Trafficking in Human Beings

Learning from Asian and European Experiences

Europe and Asia are closely linked on the issue of human trafficking. A large number of Asian nationals are being trafficked and smuggled to Europe to work in the sex industry, as berry pickers or in labour-intensive industries. In this context, closer cooperation between Europe and Asia is desirable. In order to contribute to the understanding of the current developments and initiatives on trafficking in human beings, this publication includes papers with perspectives from Europe and Asia. What are the current trends? What strategies do countries apply? How can they cooperate?

The first paper by Marina Caparini provides an introduction to human trafficking as a transnational organized crime. She discusses the linkages and differences between trafficking in human beings, smuggling of migrants and forced labour. The connection between traffickers and other organized crimes is highlighted. Caparini concludes by providing an overview of current policy initiatives as well as remaining challenges.

Leslie Holmes takes an interregional perspective and discusses human trafficking between Asia and Europe. After showing the specific characteristics of human trafficking, the paper explains the reasons for the current existence of the phenomenon. He then analyses the various forms of trafficking in human beings taking place between the two regions and discusses existing cooperation efforts as well as an outlook for future opportunities.

Human trafficking in South Korea is addressed by Seo-Young Cho. She discusses trends in the country, which is a destination, transit and source country. In particular, sex and labour exploitation are addressed as the main forms of trafficking in human beings present in South Korea. An analysis of anti-trafficking efforts with a focus on prosecution and protection highlights recent reforms and remaining problems.

Huong Le Thu takes a closer look at human trafficking in Vietnam. She shows how the ongoing transformation in the country results in economic growth but also creates opportunities for exploitation. This leads not only to cross-border trafficking but also forms of internal trafficking between rural and urban areas. Recent legislative reforms and bilateral agreements indicate a certain awareness of the problem. However, victim identification, prosecution of victims and internal coordination among enforcement units remain problematic.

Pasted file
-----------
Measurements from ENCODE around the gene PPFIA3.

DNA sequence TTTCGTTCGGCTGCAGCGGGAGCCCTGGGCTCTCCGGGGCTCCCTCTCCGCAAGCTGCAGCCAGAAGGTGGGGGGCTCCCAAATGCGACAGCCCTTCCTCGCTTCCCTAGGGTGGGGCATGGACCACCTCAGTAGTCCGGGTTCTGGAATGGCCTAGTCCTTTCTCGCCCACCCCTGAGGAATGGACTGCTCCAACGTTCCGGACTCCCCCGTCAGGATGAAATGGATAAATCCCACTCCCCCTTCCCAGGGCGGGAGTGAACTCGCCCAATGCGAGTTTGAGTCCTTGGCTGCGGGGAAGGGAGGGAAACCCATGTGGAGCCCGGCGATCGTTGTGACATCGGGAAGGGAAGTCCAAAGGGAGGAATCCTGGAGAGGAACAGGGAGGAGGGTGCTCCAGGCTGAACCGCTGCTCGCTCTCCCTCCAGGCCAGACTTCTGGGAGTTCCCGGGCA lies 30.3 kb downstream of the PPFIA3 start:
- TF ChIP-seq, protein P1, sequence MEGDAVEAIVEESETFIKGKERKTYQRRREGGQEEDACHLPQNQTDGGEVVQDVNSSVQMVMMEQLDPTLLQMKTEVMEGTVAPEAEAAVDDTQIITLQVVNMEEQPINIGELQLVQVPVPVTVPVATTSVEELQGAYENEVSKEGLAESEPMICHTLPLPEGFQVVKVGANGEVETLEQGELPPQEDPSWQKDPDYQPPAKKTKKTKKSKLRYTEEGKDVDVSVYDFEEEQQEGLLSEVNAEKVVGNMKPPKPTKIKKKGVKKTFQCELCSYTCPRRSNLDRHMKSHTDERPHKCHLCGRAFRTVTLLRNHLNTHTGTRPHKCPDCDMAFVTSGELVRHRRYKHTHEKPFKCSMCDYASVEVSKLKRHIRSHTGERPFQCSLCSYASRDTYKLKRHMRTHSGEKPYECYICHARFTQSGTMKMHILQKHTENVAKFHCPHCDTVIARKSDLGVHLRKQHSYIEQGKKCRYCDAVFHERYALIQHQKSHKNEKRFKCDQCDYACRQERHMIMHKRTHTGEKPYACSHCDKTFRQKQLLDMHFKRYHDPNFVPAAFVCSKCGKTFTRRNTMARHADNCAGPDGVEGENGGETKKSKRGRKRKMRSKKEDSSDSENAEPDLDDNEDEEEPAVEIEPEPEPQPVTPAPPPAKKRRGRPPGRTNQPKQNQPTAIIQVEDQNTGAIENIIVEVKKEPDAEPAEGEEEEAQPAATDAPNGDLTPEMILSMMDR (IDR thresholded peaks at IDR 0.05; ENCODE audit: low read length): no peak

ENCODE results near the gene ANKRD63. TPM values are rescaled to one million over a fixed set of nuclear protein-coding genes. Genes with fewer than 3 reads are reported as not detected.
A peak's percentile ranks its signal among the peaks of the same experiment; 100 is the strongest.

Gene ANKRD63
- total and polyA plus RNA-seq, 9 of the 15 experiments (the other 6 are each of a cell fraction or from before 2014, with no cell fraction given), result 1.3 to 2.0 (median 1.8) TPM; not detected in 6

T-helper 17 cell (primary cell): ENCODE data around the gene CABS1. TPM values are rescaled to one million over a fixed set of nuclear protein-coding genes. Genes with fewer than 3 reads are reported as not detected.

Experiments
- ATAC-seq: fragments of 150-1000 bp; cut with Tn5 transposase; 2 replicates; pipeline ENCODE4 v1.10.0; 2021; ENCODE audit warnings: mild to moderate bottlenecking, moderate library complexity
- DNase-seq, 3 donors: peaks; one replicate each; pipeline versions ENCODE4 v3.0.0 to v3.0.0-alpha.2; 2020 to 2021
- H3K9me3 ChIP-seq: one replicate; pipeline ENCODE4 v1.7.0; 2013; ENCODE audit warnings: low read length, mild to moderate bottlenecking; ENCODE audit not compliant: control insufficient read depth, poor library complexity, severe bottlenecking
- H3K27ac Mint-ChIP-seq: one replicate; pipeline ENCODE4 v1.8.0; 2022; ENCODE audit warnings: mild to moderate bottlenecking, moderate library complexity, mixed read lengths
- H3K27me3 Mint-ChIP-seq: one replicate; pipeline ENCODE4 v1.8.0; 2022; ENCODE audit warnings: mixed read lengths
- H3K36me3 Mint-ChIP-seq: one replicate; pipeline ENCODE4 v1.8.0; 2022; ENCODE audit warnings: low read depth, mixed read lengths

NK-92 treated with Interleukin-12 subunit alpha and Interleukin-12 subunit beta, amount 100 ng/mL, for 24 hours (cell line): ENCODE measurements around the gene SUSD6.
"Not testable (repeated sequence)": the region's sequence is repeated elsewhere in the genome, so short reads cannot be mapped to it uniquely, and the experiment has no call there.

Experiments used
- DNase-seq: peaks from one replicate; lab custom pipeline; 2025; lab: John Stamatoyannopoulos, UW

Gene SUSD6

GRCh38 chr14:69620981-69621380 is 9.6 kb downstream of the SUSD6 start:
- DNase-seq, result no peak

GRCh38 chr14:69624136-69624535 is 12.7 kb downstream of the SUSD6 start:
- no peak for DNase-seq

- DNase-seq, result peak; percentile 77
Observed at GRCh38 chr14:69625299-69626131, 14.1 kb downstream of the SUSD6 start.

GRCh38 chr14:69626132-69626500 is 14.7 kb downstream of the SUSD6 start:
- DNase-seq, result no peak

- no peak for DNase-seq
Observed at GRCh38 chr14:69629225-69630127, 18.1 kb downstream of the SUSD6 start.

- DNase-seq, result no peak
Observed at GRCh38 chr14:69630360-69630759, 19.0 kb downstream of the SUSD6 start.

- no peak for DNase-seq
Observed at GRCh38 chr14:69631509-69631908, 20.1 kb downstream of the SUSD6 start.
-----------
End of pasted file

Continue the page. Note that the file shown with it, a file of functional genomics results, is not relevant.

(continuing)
Taiwan is often described as one of the success stories in combating human trafficking after it was put on the Tier 2 Watch List in 2006. Yingyu Chen discusses the developments in the country before and after 2006, and identifies the patterns of human trafficking in Taiwan and the effects of the policy reforms.

Paul Buckley looks at cross-border cooperation in the case of Thailand and Myanmar. He describes the situation of migrant workers in Thailand and explains national anti-trafficking policies in both countries. The paper further analyses regional initiatives as well as bilateral labour and criminal justice responses.

In her contribution, Sallie Yea addresses an increasingly widespread phenomenon – human trafficking for exploitation of fishermen in Southeast Asia’s long haul fishing industry. She first explains the recruitment procedures and the transit routes being used before the victims board the boats. Then the act of exploitation at sea is described, followed by an analysis of what needs to be done to improve the situation.

Alistair Cook discusses the connection between cyberspace and human trafficking – another aspect which is of growing concern in Asia. The internet is used to recruit victims and can thus facilitate human trafficking, as shown by examples from Indonesia and China. At the same time, the internet can be used to track down traffickers and prosecute them through online petitions, data mapping and awareness-raising.

The approach of the European Union to combating human trafficking is analyzed by Joanna Pétin. She illustrates the development of initiatives and directives addressing the issue, with a focus on the 2011 Directive and its impacts on prosecution, protection, prevention and partnership. She also highlights the problems with the human trafficking and migration approach that are hindering the policy’s stronger success.

Ilaria Boiano discusses the situation of human trafficking in Italy. After explaining the legal framework existing in Italy, she analyses the implementation of these legal measures and the challenges. She concludes her paper with an overview of the international cooperation efforts Italy is involved in.

The final paper by Zbigniew Lasocik deals with the situation in Poland. He shows how Poland has developed from a source country into a transit and destination state while Polish victims are still common. Although legal frameworks exist, a long-standing strategy is missing and legal grey areas persist. At the end of his analysis, Lasocik focuses on the role civil society can play in the fight against human trafficking.


Patrick Rüppel


Singapore, September 25, 2014